Leaving Home he opening of Leaving Home on Friday 11 March showed how successfully and sympathetically contemporary art can be displayed at the Brontë Parsonage Museum, providing fresh insights into familiar narratives and attracting new audiences. Leaving Home, which remained on show until 31 March, comprised a series of video installations showing four films by Simon Warner celebrating the special significance and inspiration that the Parsonage and its surroundings had as home to the Brontë children.


Immediately striking on opening night was Light Quartet, the video installation representing the four ancient elements of Earth, Air, Fire and Water, themes frequently found in the Brontë novels. This was projected on to the Georgian frontage of the Parsonage with stunning effect. Using footage taken on the moors surrounding Haworth of brooding skies, babbling streams and burning heather, the film conveys the intimate connection between the natural elements and the creative inspiration of the Brontës. Superimposing the film on to the façade created a fascinating juxtaposition of textures and shapes, sometimes almost abstract, accompanied by an atmospheric soundtrack. Inside the Parsonage the installations were on a smaller scale but just as impressive in the seamless way that they fit the fabric of the Museum. On the wall of the kitchen Silent Country showed three distant female figures in 19th century clothes walking along a moorland path, against a totally still landscape – pausing, talking and occasionally disappearing from view. In the Children’s Study a shadow puppet play,

Other literary anniversaries everal literary ‘greats’ will be celebrated this year in addition to Charlotte Brontë. It is 250 years since Samuel Johnson compiled his remarkable dictionary. His house, just off Fleet Street in London, can be visited.


There will be plenty of excuses to celebrate in the Lake District. It is 100 years since author and artist Beatrix Potter purchased her farmhouse Hill Top, near Windermere, which means that Miss Tiggywinkle will have been in existence for a century. It is the 200th anniversary of William Wordsworth’s autobiographical poem The Prelude and the 75th of Arthur Ransome’s children’s classic Swallows and Amazons, which is set mainly on Coniston Water. It is 100 years since the publication of Edith Nesbit’s The Railway Children. The National Railway Museum in York will be running a series of events.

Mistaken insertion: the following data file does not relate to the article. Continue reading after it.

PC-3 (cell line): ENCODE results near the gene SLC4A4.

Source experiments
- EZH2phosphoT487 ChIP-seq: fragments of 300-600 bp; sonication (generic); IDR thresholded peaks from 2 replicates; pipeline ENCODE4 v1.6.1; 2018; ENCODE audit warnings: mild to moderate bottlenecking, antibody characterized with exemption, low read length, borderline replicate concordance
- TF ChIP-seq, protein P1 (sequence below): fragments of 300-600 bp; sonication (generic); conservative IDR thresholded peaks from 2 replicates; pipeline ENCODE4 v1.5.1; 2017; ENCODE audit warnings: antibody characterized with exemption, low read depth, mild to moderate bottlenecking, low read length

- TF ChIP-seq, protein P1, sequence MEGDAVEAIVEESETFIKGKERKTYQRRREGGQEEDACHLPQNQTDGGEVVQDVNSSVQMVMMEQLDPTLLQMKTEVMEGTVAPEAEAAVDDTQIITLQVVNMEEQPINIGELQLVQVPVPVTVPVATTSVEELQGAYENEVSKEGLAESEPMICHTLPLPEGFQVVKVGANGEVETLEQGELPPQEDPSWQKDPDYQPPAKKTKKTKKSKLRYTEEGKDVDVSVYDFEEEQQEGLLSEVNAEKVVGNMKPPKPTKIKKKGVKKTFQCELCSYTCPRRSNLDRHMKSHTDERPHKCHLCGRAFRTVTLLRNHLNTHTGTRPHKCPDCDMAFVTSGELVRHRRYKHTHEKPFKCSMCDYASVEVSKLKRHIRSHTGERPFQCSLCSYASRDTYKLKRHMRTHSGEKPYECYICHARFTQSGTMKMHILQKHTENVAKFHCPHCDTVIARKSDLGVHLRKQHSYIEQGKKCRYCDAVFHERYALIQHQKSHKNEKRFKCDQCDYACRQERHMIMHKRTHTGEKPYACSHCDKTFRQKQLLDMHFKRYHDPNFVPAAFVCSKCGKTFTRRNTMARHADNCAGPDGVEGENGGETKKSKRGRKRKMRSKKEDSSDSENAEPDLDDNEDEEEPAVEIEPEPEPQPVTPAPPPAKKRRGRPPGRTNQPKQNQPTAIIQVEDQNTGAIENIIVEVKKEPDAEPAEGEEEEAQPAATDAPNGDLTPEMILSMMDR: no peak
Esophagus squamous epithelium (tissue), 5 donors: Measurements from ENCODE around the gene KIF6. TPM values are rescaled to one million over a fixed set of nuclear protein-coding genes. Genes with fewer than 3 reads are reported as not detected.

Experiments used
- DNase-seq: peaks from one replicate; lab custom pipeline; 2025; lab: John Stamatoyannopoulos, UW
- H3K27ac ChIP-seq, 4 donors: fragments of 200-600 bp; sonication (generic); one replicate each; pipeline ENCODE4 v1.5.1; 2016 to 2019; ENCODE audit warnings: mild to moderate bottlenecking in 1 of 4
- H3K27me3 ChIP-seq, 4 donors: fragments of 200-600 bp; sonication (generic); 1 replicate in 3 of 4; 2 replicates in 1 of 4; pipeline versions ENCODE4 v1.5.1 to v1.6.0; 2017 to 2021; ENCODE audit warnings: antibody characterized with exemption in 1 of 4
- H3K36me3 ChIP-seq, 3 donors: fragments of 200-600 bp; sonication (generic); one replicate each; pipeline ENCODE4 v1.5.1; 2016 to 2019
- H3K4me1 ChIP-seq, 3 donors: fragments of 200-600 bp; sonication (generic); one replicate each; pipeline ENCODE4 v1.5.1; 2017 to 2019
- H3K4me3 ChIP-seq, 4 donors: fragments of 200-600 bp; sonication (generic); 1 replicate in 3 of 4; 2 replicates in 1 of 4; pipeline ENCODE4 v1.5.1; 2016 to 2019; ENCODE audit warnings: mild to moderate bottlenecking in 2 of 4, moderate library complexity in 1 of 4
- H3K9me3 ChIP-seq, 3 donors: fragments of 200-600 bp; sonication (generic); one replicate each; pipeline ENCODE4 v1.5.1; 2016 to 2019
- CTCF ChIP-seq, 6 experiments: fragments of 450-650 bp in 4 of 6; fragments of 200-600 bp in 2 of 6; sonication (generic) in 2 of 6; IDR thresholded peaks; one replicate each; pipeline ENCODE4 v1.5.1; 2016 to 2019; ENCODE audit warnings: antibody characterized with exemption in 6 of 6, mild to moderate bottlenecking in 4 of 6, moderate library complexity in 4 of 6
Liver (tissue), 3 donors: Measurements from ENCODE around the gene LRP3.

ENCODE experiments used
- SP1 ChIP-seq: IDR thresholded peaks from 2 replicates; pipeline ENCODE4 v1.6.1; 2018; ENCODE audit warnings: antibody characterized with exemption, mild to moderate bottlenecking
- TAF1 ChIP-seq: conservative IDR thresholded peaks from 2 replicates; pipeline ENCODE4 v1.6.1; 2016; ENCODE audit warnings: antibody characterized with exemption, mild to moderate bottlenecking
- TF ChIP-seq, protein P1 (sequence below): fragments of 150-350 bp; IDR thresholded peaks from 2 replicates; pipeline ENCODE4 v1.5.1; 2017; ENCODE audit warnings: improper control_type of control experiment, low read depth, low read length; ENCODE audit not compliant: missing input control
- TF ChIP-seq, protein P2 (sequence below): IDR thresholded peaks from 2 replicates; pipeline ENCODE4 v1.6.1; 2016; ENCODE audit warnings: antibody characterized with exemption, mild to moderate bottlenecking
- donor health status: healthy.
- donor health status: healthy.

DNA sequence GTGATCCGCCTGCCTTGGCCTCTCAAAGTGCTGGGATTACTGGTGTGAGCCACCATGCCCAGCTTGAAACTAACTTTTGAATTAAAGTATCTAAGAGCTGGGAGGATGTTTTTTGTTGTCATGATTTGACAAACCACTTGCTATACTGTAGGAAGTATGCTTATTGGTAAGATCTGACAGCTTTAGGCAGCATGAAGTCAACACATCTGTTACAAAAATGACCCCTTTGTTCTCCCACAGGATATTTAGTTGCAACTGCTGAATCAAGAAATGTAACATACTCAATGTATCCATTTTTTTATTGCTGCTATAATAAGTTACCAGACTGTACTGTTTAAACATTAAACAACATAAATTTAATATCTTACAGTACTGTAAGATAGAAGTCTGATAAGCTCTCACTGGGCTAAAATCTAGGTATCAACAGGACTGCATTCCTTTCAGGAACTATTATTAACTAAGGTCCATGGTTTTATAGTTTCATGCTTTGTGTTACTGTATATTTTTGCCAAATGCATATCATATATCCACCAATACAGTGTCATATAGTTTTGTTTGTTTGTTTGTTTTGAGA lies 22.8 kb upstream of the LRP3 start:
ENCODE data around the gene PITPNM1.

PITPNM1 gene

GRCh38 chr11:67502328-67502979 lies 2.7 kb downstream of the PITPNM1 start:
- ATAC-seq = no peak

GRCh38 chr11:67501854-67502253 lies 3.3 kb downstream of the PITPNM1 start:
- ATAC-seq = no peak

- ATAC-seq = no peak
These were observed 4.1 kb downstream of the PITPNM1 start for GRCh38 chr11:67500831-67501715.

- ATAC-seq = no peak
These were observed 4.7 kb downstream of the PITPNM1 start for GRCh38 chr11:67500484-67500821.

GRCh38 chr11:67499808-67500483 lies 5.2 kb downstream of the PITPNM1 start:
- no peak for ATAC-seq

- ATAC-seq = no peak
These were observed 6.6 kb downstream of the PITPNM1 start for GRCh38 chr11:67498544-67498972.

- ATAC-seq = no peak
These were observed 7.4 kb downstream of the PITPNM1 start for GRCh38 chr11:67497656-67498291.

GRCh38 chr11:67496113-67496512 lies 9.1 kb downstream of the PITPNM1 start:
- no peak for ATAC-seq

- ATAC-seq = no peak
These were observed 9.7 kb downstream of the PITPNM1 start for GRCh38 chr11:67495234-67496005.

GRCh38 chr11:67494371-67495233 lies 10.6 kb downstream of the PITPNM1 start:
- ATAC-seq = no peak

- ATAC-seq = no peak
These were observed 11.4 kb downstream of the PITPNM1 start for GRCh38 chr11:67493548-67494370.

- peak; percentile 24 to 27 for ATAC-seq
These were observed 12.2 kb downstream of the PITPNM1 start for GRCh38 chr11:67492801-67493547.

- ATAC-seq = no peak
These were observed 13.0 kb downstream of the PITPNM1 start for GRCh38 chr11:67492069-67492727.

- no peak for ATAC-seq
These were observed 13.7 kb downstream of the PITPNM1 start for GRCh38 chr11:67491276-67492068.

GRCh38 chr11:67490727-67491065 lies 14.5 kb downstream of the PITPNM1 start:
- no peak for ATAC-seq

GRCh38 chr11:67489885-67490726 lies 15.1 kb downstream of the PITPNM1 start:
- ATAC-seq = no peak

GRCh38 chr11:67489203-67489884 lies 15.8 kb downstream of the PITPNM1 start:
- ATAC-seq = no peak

with silhouettes created by Rachel Lee, began with depictions of the Brontë children playing with their wooden soldiers followed by a retelling of Charlotte’s early story Ratten’s Attempt – an evil assassination plot against the Duke of Wellington. Projected on to the pillow of Mr Brontë’s bed in a darkened room, Fallen was a more sinister film, but not without a certain macabre humour. Using fragmented pictures of the moon with clouds scudding in front of it, a tortured sketch by Branwell Brontë, and depictions of the Grim Reaper, it was a reflection of the troubled state of Branwell’s mind as his health deteriorated, when he shared this bedroom with his father. As Jane Glaister, Head of Arts and Museums at Bradford City Council, said in her introductory address to the large audience that had turned up for the opening, this was a highly satisfying and intriguing exhibition with national importance as an arts initiative. Den Stubbs

Thinking of writing for Gazette? ■ Reports and articles are welcome in any form, but

should preferably be typed. ■ If you can, send your contribution by email to ■ If your article is longer than 500 words, it is best to

check first that space will be available for it. Try to keep the length down – to about 400 words. ■ Your photographs are important. Please don’t forget to

send them in! You could also send them as jpg attachments in an email. ■ The deadline for the next issue is 13 July 2005.

EDITOR’S APPEAL If you marked the anniversary of Charlotte’s death in any way – by attending one of the events in England or elsewhere, for example – please send in your reports, with photographs if possible.

Contributions for the next issue should be sent to The Editor of the Gazette, The Brontë Parsonage Museum, Haworth, Keighley, BD22 8DR. This issue was edited by Richard Wilcocks.

Brontë Society Gazette  

Issue 37 April 2005